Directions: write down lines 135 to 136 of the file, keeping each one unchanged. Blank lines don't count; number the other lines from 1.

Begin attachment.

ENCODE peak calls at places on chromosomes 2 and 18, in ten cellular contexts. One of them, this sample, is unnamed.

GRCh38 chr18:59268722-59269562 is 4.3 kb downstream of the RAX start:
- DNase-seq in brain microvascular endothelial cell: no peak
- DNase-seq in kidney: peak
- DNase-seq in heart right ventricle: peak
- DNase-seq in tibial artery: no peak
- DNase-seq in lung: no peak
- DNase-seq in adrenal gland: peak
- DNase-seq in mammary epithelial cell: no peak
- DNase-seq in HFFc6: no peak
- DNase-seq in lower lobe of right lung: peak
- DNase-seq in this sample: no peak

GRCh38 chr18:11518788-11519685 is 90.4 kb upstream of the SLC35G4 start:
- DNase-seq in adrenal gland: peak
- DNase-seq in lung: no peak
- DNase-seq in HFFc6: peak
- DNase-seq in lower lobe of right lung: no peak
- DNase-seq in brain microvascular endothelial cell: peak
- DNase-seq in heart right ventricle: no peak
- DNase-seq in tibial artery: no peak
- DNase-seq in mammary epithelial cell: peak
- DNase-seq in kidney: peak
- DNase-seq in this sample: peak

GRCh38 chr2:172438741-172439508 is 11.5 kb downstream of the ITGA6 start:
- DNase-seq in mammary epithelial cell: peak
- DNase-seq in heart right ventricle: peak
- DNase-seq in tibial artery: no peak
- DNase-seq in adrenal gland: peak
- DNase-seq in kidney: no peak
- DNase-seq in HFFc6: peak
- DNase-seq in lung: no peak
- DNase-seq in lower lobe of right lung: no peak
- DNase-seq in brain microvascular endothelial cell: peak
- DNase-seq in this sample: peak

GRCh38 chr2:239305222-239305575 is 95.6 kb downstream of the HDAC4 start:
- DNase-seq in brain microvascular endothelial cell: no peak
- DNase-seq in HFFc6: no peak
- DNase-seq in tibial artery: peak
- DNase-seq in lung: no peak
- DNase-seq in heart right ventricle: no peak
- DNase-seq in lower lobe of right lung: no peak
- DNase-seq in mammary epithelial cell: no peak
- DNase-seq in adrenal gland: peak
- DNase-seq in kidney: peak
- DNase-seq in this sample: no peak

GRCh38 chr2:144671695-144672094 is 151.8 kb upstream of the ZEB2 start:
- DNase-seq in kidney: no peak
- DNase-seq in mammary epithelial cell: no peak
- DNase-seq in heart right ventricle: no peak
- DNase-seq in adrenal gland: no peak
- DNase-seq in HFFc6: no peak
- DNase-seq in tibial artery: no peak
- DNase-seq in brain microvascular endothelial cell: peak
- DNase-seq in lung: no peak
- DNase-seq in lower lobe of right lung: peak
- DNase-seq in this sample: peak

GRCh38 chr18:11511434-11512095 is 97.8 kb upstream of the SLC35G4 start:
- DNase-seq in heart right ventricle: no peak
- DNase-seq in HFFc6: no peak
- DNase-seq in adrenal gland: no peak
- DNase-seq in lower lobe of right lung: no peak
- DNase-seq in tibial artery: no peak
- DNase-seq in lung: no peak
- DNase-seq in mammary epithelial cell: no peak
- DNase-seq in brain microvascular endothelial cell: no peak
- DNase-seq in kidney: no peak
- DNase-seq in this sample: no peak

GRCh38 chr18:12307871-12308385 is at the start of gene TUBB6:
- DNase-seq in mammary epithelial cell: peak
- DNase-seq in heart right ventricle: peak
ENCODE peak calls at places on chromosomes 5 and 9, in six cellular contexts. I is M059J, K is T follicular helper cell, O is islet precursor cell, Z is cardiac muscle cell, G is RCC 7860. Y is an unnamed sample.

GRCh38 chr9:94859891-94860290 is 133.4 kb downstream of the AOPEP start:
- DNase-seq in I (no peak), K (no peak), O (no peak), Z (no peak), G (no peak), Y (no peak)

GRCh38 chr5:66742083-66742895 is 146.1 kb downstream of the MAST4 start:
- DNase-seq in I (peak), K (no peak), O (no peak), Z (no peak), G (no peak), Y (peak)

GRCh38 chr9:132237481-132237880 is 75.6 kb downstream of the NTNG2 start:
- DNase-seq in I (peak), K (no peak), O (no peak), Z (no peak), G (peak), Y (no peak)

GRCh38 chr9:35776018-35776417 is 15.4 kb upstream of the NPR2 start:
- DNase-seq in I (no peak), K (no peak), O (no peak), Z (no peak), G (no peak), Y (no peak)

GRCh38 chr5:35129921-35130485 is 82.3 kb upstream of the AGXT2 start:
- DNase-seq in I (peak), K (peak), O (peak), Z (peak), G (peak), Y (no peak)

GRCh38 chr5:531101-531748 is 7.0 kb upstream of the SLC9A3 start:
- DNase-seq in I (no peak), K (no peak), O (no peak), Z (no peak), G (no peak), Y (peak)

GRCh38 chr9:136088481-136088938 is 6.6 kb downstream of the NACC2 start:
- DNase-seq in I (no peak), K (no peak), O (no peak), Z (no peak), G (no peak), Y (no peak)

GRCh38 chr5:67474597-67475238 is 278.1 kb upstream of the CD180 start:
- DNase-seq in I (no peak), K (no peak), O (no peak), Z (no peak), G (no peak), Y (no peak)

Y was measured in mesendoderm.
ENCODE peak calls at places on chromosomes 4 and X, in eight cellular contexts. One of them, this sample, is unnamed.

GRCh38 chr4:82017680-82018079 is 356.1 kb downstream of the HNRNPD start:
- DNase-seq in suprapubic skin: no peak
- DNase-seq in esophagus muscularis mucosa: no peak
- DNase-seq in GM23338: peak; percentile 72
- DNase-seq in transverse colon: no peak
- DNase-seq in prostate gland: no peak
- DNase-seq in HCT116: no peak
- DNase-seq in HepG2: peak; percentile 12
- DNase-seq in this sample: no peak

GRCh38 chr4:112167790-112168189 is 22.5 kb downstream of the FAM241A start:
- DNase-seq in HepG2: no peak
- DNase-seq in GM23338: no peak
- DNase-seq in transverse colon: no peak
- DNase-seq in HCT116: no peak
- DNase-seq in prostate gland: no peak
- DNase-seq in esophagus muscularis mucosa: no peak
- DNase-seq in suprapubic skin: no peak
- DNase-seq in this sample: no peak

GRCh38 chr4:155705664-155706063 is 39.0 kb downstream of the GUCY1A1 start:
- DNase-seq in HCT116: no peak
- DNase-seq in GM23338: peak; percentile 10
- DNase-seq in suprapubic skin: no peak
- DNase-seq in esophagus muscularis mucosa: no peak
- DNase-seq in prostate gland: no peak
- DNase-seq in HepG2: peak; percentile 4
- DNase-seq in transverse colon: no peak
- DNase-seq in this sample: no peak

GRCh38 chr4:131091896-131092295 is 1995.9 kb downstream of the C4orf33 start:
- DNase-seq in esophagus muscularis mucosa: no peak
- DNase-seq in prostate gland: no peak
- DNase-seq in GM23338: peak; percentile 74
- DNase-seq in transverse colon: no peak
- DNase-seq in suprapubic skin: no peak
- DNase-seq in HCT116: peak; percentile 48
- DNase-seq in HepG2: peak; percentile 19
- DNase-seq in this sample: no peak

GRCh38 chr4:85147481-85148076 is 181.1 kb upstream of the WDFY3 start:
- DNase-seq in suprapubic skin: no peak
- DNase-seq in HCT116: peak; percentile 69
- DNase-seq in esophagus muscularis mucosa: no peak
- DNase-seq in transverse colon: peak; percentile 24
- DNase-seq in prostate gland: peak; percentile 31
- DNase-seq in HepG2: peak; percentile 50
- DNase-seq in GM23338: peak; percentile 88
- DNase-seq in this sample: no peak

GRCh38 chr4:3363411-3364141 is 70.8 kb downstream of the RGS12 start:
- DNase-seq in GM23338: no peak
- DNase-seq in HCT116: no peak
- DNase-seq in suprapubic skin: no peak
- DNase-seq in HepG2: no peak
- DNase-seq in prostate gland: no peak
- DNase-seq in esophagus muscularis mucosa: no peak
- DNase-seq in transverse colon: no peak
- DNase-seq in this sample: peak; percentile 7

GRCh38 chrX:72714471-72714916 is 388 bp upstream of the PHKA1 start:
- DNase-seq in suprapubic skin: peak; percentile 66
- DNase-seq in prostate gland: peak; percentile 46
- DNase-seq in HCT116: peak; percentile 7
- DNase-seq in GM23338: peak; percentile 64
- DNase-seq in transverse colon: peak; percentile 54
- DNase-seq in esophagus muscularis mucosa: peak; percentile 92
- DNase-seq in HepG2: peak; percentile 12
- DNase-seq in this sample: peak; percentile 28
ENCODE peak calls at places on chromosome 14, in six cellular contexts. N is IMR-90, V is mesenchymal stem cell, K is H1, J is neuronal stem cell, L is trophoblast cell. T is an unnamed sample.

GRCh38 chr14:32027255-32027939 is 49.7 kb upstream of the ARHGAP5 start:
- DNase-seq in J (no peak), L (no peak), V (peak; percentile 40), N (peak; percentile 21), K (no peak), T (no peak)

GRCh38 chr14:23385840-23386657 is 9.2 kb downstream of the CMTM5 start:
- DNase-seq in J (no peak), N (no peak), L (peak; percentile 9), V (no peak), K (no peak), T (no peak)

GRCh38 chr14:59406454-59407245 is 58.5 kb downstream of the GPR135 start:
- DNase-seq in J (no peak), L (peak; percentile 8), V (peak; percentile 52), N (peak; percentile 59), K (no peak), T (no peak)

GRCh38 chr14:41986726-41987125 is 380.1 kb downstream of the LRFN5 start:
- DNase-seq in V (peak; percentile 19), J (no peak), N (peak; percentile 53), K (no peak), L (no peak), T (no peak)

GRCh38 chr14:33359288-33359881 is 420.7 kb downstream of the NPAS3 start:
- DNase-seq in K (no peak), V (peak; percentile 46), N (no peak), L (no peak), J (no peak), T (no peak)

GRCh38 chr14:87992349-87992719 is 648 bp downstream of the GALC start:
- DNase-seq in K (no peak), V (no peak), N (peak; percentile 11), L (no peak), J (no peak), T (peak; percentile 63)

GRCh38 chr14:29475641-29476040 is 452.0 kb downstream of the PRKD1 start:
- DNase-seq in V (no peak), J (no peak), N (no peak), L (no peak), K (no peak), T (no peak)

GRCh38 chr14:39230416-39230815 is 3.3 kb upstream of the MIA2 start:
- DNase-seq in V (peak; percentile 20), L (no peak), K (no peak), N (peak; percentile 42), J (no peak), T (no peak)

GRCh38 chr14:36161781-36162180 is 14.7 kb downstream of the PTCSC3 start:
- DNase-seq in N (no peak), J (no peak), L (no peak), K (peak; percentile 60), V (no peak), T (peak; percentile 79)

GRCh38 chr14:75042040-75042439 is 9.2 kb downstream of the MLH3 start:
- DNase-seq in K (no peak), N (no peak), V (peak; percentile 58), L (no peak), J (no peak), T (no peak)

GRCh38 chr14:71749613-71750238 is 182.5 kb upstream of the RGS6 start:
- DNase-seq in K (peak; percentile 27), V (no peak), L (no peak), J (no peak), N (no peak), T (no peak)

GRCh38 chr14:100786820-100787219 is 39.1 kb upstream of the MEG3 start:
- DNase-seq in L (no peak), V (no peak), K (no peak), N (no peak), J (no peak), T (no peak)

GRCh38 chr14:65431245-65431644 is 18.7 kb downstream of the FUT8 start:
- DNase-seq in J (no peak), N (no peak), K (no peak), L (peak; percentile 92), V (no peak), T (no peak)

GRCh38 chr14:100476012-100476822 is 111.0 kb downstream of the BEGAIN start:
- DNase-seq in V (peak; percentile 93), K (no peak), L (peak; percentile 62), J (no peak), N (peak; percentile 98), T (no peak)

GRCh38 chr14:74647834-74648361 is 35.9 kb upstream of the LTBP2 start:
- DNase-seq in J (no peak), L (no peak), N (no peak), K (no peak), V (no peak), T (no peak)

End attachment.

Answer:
GRCh38 chr4:3363411-3364141 is 70.8 kb downstream of the RGS12 start:
- DNase-seq in GM23338: no peak